2009 IN REVIEW Across the board: Peter Turner, ACLA
The year has thrown up some unique challenges and opportunities for law firms and lawyers, as will the year to come. Lawyers Weekly speaks with industry leaders across the legal spectrum about…
The year has thrown up some unique challenges and opportunities for law firms and lawyers, as will the year to come. Lawyers Weekly speaks with industry leaders across the legal spectrum about how the events of 2009 have affected firms and what's in store for 2010. We get the in-house view from Peter Turner, chief executive officer of the Australian Corporate Lawyers Association (ACLA).
What has been the key issue affecting in-house lawyers/legal teams in 2009?
Pressure! Pressure to do more with less, to significantly reduce costs, to get it right first time, to cut corners and to work harder, longer and more efficiently. The GFC hit industries such as banking and finance, mining and resources and construction exceptionally hard. But, across the board, the in-house legal profession showed enormous resilience, reflecting both its now acknowledged capacity to add value and its high level of professionalism.
Surveys during the year showed increased awareness of risk and compliance programs within organisations and greater attention to ethical behaviour. So while law firms let people go, the in-house sector grew, reaching almost 30 per cent of the total profession in NSW.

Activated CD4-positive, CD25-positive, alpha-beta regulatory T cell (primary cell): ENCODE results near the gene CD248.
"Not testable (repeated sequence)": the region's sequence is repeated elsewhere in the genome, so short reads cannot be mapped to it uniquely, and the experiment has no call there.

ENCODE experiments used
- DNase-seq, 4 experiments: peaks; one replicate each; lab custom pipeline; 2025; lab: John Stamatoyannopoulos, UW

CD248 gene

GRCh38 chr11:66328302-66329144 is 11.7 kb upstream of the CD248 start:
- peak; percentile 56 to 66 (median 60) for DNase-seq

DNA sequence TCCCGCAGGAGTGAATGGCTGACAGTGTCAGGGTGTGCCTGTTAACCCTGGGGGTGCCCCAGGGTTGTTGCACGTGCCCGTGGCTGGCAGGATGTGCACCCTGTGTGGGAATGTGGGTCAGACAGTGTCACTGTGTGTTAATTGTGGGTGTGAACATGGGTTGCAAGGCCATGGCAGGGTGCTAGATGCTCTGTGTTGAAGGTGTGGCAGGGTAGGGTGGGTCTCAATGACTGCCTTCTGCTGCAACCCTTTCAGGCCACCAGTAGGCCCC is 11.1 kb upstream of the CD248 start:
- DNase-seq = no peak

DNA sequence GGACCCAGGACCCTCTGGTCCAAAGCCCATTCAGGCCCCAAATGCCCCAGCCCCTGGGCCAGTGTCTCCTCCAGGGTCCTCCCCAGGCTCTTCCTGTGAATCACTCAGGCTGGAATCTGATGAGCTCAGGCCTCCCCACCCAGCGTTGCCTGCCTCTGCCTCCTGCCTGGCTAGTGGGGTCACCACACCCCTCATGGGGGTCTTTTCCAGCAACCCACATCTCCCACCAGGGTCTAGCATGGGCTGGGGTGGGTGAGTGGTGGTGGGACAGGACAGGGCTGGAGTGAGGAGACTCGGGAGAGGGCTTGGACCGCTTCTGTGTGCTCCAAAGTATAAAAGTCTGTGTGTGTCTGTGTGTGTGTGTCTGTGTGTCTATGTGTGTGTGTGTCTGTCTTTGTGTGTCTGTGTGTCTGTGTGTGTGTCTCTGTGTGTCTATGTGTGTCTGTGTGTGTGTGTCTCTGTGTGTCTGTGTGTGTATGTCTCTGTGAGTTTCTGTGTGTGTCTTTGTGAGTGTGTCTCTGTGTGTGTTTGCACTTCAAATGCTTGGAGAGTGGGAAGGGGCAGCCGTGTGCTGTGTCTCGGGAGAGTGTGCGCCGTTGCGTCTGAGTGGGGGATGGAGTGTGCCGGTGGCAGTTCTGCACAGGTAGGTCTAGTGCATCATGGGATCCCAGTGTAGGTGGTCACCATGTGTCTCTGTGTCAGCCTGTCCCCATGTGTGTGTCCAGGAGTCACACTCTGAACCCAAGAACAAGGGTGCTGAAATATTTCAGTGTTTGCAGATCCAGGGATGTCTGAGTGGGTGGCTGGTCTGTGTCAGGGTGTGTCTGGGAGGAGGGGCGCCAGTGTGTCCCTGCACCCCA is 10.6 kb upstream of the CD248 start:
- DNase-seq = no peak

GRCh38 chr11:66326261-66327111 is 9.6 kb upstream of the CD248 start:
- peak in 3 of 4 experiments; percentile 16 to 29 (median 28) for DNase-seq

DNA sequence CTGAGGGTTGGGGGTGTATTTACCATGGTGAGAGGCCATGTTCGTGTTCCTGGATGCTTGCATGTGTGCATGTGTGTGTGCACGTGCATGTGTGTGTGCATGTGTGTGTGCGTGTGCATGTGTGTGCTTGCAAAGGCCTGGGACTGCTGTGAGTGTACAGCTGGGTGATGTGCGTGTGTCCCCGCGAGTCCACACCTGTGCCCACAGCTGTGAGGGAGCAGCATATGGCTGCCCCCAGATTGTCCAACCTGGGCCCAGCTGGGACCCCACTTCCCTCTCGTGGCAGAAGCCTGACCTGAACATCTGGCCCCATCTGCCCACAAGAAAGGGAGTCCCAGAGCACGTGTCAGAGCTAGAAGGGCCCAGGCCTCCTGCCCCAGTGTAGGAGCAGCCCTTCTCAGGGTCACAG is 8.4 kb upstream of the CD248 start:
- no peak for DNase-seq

That said, in-house salaries were down on the previous year and many in-housers felt that their jobs were at risk and/or that their careers were at a standstill.
On the positive side, the GFC presented opportunities for in-house lawyers to revisit and revamp their understandings with external firms and to agree upon alternative, more value-based billing arrangements.
What do you think will be a key challenge/opportunity for in-house lawyers/legal teams in 2010?
Performance! Performance in the face of change as the world emerges from the GFC and new opportunities - and challenges - emerge.
In-house counsel expect to see an increase in regulation and more disputes as outcomes from the recent malaise. Already the ACCC has successfully lobbied to secure the power to impose severe criminal penalties on cartel activity while significant new - and tough - legislation has been or will soon be enacted in other fields such as trade practices, workplace relations, financial services and consumer protection. The business terrain is changing rapidly; not just in Australia but also in all large overseas jurisdictions in which our governments and corporations do business. It behoves in-house counsel to adapt to the new terrain.
A recent study also found that in-house lawyers lag the rest of the profession in the use of technology to automate and streamline work. Perhaps that opportunity will now be taken up?
ACROSS THE BOARD: See how our panel of experts viewed 2009:
>> Top-tier view: Robert Milliner, Mallesons Stephen Jaques
>> Mid-tier view: Andrew Willder, Lander & Rogers
>> Boutique view: John Kain, Kain Corporate + Commercial